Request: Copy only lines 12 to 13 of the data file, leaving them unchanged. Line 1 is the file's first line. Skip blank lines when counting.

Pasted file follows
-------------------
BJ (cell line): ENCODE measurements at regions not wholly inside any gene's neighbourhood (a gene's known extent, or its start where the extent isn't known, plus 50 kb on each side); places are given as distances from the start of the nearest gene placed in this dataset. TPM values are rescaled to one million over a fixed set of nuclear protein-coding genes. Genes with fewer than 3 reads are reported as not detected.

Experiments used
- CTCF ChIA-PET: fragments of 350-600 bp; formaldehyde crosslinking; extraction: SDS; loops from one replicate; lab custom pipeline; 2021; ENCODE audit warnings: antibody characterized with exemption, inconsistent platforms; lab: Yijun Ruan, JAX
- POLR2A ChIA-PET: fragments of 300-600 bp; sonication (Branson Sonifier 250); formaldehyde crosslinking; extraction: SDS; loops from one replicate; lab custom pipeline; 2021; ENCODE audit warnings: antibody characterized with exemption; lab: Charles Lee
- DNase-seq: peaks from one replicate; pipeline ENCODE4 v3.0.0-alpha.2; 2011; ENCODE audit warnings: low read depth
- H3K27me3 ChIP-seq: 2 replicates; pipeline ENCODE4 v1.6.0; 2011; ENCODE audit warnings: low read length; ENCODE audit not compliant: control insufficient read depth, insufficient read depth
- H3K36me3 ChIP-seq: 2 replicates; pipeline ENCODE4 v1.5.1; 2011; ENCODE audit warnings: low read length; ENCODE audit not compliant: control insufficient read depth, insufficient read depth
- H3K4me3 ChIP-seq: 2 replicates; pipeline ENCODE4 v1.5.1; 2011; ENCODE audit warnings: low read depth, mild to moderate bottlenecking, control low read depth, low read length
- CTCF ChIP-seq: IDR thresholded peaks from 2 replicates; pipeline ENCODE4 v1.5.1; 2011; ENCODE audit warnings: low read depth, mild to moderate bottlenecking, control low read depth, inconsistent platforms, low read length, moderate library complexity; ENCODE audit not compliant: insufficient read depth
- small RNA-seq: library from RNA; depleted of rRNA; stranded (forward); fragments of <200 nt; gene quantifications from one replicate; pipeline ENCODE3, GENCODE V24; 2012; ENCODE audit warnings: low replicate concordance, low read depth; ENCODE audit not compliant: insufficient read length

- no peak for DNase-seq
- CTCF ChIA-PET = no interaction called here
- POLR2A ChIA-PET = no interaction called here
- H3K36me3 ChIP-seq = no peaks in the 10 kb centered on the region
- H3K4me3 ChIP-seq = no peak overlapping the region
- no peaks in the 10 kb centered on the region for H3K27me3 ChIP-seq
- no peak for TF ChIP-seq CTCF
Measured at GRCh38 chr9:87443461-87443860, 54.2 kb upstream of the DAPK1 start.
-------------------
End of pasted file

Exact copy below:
- CTCF ChIA-PET = no interaction called here
- POLR2A ChIA-PET = no interaction called here